UCF Plot Suspect Calculated Number of Victims He Could Target

Published: June 2, 2013

In a press conference on Friday, University of Central Florida (UCF) officials released an after-action review of a former student’s failed March massacre plot.

The incident started at 12:20 a.m. on March 18 when James Seevakumaran, 30, pulled a fire alarm in the university’s seven-story residence hall (Tower 1). He had planned to shoot the other students as they exited their apartments. He also planned to detonate “Molotov cocktails” to cause more injuries in what appears to have been a Columbine-style plot.

Before he could injure anyone, however, Seevakumaran encountered his roommate and pointed one of his firearms at him. The roommate retreated to his room and called 9-1-1. After this occurred, Seevakumaran went back into his room and shot himself in the head. When police arrived, they discovered his body and found a handgun, assault weapon and a bag of improvised explosive devices in the victim’s room, which he shared with three other roommates.

Prior to pulling the alarm, the subject had drawn a diagram of the building. He also calculated the number of students in Tower 1 and how many he could target in the 10-15 minutes before he thought police would arrive on the scene. Seevakumaran also wrote a short, violent story on his computer in which the protagonist struggled with his mixed-race background and then planned to commit mass murder.

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The key factor that prevented further tragedy was UCF PD’s quick response, said UCF Vice President Alfred Harms Jr. in the press conference. They were inside Tower 1 in three to five minutes. Another thing that probably saved lives during the incident was the fact that one of Seevakumaran’s firearms jammed.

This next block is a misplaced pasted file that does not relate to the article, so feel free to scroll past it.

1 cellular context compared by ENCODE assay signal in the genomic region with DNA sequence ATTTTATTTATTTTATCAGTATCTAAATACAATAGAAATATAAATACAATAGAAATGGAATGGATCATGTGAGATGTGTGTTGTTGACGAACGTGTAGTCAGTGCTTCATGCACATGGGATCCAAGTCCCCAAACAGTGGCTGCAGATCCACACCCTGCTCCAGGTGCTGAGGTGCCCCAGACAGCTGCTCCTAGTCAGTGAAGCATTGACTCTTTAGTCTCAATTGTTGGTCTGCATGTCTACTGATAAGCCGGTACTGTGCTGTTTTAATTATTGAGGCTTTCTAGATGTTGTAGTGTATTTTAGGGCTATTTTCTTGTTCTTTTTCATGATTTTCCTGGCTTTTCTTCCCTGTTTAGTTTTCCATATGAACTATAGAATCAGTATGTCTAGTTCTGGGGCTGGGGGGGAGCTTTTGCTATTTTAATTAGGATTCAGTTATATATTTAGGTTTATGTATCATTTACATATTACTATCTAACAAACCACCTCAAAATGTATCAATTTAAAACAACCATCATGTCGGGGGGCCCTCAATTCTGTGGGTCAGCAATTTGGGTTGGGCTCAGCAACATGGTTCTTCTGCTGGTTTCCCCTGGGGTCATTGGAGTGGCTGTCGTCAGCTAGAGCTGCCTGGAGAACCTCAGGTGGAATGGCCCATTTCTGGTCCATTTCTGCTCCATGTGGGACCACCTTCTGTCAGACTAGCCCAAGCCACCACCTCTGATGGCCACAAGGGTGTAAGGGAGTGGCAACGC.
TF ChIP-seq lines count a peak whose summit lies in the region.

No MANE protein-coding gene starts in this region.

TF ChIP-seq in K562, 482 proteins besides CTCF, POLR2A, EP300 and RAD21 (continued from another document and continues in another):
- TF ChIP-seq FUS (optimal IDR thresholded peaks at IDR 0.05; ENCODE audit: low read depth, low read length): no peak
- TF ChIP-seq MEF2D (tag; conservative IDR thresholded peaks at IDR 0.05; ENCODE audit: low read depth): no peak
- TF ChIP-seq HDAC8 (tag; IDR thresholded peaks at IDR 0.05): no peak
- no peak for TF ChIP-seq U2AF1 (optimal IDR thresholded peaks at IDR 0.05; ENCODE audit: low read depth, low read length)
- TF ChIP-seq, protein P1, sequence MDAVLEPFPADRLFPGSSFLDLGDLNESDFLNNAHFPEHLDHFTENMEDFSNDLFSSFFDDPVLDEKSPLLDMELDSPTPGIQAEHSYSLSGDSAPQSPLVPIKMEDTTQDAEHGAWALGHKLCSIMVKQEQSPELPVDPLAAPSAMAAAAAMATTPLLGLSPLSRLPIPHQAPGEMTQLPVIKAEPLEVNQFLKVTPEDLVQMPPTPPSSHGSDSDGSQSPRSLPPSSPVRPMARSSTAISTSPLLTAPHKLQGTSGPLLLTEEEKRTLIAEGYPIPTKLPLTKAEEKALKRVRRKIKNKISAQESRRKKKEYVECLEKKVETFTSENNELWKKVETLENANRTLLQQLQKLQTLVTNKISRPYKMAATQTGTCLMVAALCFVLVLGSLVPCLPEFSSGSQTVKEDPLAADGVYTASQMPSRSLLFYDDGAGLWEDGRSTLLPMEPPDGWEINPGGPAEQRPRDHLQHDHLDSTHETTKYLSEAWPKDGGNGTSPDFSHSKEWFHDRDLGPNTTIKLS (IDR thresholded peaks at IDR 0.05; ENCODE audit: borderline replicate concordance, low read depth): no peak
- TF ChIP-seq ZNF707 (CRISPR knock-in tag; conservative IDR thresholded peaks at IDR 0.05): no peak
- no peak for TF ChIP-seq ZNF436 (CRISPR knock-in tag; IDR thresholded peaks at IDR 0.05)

The report released Friday, however, did describe areas of concern, specifically that Seevakumaran was not enrolled at UCF for the Spring of 2013, yet he was still living in the dorms.

In fact, in the fall of 2012, he had dropped two of his classes, only taking three credit hours when UCF’s housing eligibility rules state a student must be enrolled in and attending nine or more credit hours. The subject was also behind in his rent.

The school changed his room’s lock but didn’t deactivate his key card. Officials believed Seevakumaran used his key card to access the main building and his unit in the fall 2012 semester. His key card was deactivated in February 2013, and UCF changed the lock on his bedroom. Interviews revealed, however, that  between Feb. 21 and March 18, Seevakumaran “timed his entrances to the main building along with those of other residents to overcome his restricted access, and his roommates allowed him to enter the living unit.”

The school announced significant changes designed to improve campus security, including plans to review, enhance and adopt new enrollment verification and rent collection procedures. Inspection policies, funding of time-critical security equipment, expanded emergency shelter plans and an updated emergency alert policy were some of the other changes that were proposed.

Harms also emphasized that UCF is a safe campus.

“UCF remains a very, very safe campus, and it’s because of the dedicated hard work of police, staff members and all those who play a part,” he told UCFToday. “Security is everybody’s business, and it’s a noble, essential and top priority goal for everybody at UCF.”

Read the report.

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